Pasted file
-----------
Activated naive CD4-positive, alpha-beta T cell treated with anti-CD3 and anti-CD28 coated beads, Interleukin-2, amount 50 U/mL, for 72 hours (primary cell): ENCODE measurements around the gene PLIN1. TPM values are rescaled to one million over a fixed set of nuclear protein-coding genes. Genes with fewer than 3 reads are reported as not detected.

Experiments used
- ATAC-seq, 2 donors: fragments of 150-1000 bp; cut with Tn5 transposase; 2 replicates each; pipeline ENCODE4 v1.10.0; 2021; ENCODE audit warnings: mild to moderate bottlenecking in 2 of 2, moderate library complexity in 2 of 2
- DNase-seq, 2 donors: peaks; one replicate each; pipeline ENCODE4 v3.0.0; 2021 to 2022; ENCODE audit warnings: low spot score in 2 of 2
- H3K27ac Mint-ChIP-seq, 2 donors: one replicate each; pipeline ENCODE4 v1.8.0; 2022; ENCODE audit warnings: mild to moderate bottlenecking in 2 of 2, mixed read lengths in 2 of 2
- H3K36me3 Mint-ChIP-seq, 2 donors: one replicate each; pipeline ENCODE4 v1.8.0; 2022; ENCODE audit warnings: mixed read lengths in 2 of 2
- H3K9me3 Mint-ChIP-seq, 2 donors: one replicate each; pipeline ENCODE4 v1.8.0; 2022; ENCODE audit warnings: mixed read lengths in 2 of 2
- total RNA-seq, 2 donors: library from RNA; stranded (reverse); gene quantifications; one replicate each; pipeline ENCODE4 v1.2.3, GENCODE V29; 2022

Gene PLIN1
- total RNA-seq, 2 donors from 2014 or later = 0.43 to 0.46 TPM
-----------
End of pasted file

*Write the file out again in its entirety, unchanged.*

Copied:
Activated naive CD4-positive, alpha-beta T cell treated with anti-CD3 and anti-CD28 coated beads, Interleukin-2, amount 50 U/mL, for 72 hours (primary cell): ENCODE measurements around the gene PLIN1. TPM values are rescaled to one million over a fixed set of nuclear protein-coding genes. Genes with fewer than 3 reads are reported as not detected.

Experiments used
- ATAC-seq, 2 donors: fragments of 150-1000 bp; cut with Tn5 transposase; 2 replicates each; pipeline ENCODE4 v1.10.0; 2021; ENCODE audit warnings: mild to moderate bottlenecking in 2 of 2, moderate library complexity in 2 of 2
- DNase-seq, 2 donors: peaks; one replicate each; pipeline ENCODE4 v3.0.0; 2021 to 2022; ENCODE audit warnings: low spot score in 2 of 2
- H3K27ac Mint-ChIP-seq, 2 donors: one replicate each; pipeline ENCODE4 v1.8.0; 2022; ENCODE audit warnings: mild to moderate bottlenecking in 2 of 2, mixed read lengths in 2 of 2
- H3K36me3 Mint-ChIP-seq, 2 donors: one replicate each; pipeline ENCODE4 v1.8.0; 2022; ENCODE audit warnings: mixed read lengths in 2 of 2
- H3K9me3 Mint-ChIP-seq, 2 donors: one replicate each; pipeline ENCODE4 v1.8.0; 2022; ENCODE audit warnings: mixed read lengths in 2 of 2
- total RNA-seq, 2 donors: library from RNA; stranded (reverse); gene quantifications; one replicate each; pipeline ENCODE4 v1.2.3, GENCODE V29; 2022

Gene PLIN1
- total RNA-seq, 2 donors from 2014 or later = 0.43 to 0.46 TPM